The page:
Lobo M.D.,British Hypertension Society |
Lobo M.D.,Queen Mary, University of London |
Lobo M.D.,Barts Health NHS Trust |
De Belder M.A.,James Cook University |
And 26 more authors.
Heart | Year: 2015
Resistant hypertension continues to pose a major challenge to clinicians worldwide and has serious implications for patients who are at increased risk of cardiovascular morbidity and mortality with this diagnosis. Pharmacological therapy for resistant hypertension follows guidelines-based regimens although there is surprisingly scant evidence for beneficial outcomes using additional drug treatment after three antihypertensives have failed to achieve target blood pressure. Recently there has been considerable interest in the use of endoluminal renal denervation as an interventional technique to achieve renal nerve ablation and lower blood pressure. Although initial clinical trials of renal denervation in patients with resistant hypertension demonstrated encouraging office blood pressure reduction, a large randomised control trial (Symplicity HTN-3) with a sham-control limb, failed to meet its primary efficacy end point. The trial however was subject to a number of flaws which must be taken into consideration in interpreting the final results. Moreover a substantial body of evidence from non-randomised smaller trials does suggest that renal denervation may have an important role in the management of hypertension and other disease states characterised by overactivation of the sympathetic nervous system. The Joint UK Societies does not recommend the use of renal denervation for treatment of resistant hypertension in routine clinical practice but remains committed to supporting research activity in this field. A number of research strategies are identified and much that can be improved upon to ensure better design and conduct of future randomised studies.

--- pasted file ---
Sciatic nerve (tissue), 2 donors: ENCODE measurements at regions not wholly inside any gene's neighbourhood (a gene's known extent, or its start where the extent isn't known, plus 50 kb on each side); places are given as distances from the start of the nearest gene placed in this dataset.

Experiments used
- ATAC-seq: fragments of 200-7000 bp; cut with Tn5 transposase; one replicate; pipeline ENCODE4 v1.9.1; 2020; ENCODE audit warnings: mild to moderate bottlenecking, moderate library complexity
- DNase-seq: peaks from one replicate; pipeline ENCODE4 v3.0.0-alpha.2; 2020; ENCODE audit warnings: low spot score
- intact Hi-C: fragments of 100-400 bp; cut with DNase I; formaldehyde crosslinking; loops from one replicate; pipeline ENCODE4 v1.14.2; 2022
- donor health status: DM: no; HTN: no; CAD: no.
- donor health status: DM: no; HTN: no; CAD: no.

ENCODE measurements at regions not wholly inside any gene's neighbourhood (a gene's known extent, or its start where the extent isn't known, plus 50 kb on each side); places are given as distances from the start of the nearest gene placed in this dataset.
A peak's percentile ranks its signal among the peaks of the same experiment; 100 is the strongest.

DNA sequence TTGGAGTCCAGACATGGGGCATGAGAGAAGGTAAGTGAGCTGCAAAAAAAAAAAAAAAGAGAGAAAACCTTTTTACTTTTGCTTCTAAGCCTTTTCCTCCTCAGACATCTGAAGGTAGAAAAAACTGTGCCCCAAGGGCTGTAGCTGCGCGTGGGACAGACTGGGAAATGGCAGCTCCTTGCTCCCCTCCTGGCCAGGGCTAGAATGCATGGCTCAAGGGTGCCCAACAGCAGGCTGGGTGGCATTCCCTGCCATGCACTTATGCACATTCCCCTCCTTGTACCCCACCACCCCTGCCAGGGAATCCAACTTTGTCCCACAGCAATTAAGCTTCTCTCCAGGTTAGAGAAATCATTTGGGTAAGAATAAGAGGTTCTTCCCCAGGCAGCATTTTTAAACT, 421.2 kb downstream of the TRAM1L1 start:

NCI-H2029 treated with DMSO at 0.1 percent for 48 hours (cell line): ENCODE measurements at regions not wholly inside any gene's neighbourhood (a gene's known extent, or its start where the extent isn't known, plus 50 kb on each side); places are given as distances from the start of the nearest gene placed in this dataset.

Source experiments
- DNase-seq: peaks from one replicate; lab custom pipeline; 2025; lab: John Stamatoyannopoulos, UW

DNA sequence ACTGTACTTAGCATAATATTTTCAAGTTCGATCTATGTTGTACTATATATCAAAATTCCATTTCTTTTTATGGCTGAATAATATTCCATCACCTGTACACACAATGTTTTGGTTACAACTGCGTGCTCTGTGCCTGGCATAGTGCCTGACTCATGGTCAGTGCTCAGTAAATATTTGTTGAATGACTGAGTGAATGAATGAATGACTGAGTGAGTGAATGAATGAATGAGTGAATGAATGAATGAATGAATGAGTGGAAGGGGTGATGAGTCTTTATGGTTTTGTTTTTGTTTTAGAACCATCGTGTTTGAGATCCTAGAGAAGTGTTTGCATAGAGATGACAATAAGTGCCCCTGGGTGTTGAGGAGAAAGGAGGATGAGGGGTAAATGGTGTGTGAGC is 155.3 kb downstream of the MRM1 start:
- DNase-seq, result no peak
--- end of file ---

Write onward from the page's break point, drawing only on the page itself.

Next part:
Ammembal M.K.,Sheffield Teaching Hospitals NHSFT |
Radley S.C.,Sheffield Teaching Hospitals NHSFT
Obstetrics, Gynaecology and Reproductive Medicine | Year: 2010
Traditional surgical repair for pelvic organ prolapse may be associated with a high recurrence rate. Mesh is being used increasingly to replace damaged endo-pelvic fascia, in an attempt to reduce recurrence. Polypropylene mesh is currently preferred over biological and synthetic absorbable meshes, aiming to reduce failure. Mesh may be placed abdominally (sacro-colpopexy) or vaginally to correct prolapse. Whilst sacro-colpopexy is a well-established procedure for the correction of vault prolapse, there is a lack of strong evidence of safety and efficacy for vaginal placement of mesh. The majority of reported complications related to mesh are minor though occasionally severe complications arise. The management of complications can be difficult, particularly when experience and evidence are lacking. Guidelines suggest that vaginal mesh repairs should only be performed by surgeons with training and expertise, with special arrangements for clinical governance, consent, audit and research. © 2010.